And that is no doubt why the Obama Administration wants to make sure it never hits zero. It doesn't seem to matter that the vast majority of the money in an estate was already taxed when the money was earned. Liberals counter that the estate tax is "fair" because it is only paid by the richest 2% of American families. This ignores that much of the long-term saving and small business investment in America is motivated by the ability to pass on wealth to the next generation.

The importance of intergenerational wealth transfers was first measured in a National Bureau of Economic Research study in 1980. That study looked at wealth and savings over the first three-quarters of the 20th century and found that "intergenerational transfers account for the vast majority of aggregate U.S. capital formation." The co-author of that study was . . . Lawrence Summers.

Many economists had previously believed in "the life-cycle theory" of savings, which postulates that workers are motivated to save with a goal of spending it down to zero in retirement. Mr. Summers and coauthor Laurence Kotlikoff showed that patterns of savings don't validate that model; they found that between 41% and 66% of capital stock was transferred either by bequests at death or through trusts and lifetime gifts. A major motivation for saving and building businesses is to pass assets on so children and grandchildren have a better life.

What all this means is that the higher the estate tax, the lower the incentive to reinvest in family businesses. Former Congressional Budget Office director Douglas Holtz-Eakin recently used the Summers study as a springboard to compare the economic cost of a 45% estate tax versus a zero rate. He finds that the long-term impact of eliminating the death tax would be to increase small business capital investment by $1.6 trillion. This additional investment would create 1.5 million new jobs.

In other words, by raising the estate tax in the name of fairness, Mr. Obama won't merely bring back from the dead one of the most despised of all federal taxes, and not merely splinter many family-owned enterprises. He will also forfeit half the jobs he hopes to gain from his $787 billion stimulus bill. Maybe that's why the news of this unwise tax increase was hidden in a footnote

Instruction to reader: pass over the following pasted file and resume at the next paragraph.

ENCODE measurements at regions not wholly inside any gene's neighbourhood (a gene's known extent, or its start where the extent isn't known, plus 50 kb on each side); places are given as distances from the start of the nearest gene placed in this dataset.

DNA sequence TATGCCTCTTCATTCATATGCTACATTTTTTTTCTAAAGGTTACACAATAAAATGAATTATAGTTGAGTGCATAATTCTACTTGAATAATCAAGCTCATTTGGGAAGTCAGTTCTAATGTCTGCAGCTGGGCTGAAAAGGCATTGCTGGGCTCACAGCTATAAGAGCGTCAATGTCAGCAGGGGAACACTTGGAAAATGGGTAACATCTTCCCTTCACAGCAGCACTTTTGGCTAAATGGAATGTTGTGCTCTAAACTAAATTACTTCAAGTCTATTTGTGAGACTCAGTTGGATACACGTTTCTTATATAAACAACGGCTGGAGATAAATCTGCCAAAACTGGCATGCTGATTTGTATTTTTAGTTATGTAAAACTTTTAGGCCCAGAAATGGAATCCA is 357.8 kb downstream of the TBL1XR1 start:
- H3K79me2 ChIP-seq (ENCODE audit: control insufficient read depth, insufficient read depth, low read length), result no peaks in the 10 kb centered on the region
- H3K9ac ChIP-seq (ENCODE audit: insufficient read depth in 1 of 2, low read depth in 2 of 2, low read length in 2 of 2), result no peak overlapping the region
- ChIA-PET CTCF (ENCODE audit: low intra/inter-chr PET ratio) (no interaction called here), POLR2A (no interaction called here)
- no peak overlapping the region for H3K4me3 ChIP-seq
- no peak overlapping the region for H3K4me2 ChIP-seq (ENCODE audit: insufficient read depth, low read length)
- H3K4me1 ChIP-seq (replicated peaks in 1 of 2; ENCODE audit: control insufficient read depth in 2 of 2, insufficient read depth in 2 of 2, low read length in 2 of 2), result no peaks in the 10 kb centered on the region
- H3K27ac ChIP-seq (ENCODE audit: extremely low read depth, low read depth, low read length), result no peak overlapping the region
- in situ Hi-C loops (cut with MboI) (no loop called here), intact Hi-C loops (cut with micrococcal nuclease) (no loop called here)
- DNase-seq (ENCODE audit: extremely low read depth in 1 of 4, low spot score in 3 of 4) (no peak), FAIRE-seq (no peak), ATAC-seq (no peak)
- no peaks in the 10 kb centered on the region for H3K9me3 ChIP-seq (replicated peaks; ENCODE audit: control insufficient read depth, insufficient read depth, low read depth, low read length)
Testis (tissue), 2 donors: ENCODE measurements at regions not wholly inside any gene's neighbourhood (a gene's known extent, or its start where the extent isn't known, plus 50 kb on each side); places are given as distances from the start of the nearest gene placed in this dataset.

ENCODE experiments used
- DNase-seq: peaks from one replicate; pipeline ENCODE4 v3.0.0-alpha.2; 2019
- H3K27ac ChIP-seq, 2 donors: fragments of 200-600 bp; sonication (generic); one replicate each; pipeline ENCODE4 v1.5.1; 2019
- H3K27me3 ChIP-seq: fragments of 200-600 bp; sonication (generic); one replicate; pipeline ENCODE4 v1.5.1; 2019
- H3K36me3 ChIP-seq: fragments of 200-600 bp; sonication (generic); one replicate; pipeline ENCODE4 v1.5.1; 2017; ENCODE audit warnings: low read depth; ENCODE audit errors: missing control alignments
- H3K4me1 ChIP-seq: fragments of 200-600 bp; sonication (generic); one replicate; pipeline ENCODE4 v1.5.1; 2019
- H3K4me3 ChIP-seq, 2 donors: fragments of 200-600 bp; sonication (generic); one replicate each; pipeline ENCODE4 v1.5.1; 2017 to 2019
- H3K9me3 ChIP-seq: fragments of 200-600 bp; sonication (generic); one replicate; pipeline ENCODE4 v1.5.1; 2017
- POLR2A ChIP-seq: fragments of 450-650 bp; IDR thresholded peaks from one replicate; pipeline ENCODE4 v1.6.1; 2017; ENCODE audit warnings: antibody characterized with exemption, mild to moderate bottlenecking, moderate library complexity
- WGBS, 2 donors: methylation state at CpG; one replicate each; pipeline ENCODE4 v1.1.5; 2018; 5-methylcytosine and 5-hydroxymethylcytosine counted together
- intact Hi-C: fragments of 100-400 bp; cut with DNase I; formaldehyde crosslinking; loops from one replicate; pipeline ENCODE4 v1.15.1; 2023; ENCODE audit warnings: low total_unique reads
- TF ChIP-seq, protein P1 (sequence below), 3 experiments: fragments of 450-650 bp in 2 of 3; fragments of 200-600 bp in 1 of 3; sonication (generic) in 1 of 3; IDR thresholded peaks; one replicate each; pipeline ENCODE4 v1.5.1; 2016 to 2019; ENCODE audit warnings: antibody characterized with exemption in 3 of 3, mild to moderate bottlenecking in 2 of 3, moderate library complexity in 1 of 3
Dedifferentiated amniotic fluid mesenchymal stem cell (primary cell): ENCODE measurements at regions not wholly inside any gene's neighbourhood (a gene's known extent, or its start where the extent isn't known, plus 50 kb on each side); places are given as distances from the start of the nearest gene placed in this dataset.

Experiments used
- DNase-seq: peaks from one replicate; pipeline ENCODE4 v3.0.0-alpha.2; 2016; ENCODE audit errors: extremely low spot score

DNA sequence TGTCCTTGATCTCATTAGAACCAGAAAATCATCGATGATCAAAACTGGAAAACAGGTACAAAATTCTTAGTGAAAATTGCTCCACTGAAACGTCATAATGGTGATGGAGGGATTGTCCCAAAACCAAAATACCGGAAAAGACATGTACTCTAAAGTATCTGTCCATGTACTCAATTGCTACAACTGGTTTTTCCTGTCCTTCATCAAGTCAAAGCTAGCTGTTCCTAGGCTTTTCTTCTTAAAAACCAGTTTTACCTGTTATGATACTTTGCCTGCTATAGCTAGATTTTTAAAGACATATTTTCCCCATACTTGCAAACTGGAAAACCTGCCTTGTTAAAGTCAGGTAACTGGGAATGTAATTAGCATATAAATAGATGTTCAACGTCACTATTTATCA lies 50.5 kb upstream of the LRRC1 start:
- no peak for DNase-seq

27422  Politics, Religion, Science, Culture and Humanities / Politics & Religion / Re: Islam in America and the rest of the western hemisphere on: March 31, 2009, 11:39:02 AM
There is also the matter of those parts of Islam that are a fascist political ideology:  It seeks superiority of Islam and submission of others to it.  It opposes freedom of choice, freedom of speech, and seeks to merge church and state.  I too wish it were as easy as you do JDN, but denial is denial.
27423  Politics, Religion, Science, Culture and Humanities / Science, Culture, & Humanities / Fisher Ames on: March 31, 2009, 11:36:02 AM
"I am commonly opposed to those who modestly assume the rank of champions of liberty, and make a very patriotic noise about the people. It is the stale artifice which has duped the world a thousand times, and yet, though detected, it is still successful."

--Fisher Ames, letter to George Richard Minot, 23 June 1789
27424  Politics, Religion, Science, Culture and Humanities / Politics & Religion / The reliability question on: March 31, 2009, 11:26:58 AM
Geopolitical Diary: Obama's Afghanistan Strategy and the Reliability Question
March 30, 2009

U.S. President Barack Obama has revealed his new Afghanistan policy. Having already announced his plans to increase troop levels in Afghanistan by 17,000, he decided to send another 4,000 troops with the primary purpose of training Afghan forces. More interesting was the explicit recognition that success in Afghanistan requires success in Pakistan, and the decision to provide Pakistan with $1.5 billion per year for five years in non-military development aid in order to bolster its war effort.